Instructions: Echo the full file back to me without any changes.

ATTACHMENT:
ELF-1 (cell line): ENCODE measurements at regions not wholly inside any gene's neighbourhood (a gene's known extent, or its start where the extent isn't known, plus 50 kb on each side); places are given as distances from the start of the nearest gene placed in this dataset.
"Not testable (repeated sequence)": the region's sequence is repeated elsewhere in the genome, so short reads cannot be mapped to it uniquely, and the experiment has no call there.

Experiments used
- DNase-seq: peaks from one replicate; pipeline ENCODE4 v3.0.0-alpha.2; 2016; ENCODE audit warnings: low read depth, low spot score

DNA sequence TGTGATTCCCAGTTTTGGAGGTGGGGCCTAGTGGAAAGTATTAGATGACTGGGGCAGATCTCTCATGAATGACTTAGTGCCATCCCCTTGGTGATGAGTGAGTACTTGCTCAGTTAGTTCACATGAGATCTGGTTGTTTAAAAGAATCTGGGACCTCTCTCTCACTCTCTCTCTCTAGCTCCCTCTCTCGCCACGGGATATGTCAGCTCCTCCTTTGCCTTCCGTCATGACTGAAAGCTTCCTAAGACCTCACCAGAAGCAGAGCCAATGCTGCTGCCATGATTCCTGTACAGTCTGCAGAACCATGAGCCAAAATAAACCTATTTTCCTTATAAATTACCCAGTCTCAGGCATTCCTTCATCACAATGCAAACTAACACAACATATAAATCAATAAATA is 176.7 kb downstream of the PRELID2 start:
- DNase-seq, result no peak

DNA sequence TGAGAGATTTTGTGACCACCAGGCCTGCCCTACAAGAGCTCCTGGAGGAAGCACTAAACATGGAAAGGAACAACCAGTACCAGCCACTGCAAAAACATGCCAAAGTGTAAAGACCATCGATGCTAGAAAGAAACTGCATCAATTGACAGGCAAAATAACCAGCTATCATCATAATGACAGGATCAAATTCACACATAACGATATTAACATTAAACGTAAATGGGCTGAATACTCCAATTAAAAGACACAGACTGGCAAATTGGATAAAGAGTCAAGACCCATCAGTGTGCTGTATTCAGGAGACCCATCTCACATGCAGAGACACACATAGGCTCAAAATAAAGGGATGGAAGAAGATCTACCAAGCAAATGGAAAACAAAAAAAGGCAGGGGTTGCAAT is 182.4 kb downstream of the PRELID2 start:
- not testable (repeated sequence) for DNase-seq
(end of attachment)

ELF-1 (cell line): ENCODE measurements at regions not wholly inside any gene's neighbourhood (a gene's known extent, or its start where the extent isn't known, plus 50 kb on each side); places are given as distances from the start of the nearest gene placed in this dataset.
"Not testable (repeated sequence)": the region's sequence is repeated elsewhere in the genome, so short reads cannot be mapped to it uniquely, and the experiment has no call there.

Experiments used
- DNase-seq: peaks from one replicate; pipeline ENCODE4 v3.0.0-alpha.2; 2016; ENCODE audit warnings: low read depth, low spot score

DNA sequence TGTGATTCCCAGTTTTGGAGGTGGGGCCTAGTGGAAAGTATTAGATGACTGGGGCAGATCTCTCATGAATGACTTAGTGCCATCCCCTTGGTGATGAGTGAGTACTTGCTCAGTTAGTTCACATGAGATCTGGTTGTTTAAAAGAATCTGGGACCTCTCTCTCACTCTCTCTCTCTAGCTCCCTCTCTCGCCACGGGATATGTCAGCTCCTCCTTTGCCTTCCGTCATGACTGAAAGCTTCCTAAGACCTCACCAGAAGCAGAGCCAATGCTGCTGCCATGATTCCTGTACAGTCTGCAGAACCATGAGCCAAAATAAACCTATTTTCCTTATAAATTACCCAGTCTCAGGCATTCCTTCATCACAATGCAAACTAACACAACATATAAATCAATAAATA is 176.7 kb downstream of the PRELID2 start:
- DNase-seq, result no peak

DNA sequence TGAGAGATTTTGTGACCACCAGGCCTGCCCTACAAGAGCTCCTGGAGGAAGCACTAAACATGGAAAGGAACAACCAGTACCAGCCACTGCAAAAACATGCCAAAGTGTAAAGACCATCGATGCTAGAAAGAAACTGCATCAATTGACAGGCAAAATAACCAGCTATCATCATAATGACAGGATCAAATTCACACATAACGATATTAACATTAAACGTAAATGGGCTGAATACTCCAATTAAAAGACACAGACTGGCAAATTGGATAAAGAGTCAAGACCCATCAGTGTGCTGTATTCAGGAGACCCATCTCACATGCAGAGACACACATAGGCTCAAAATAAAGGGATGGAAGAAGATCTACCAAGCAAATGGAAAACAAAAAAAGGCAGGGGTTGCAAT is 182.4 kb downstream of the PRELID2 start:
- not testable (repeated sequence) for DNase-seq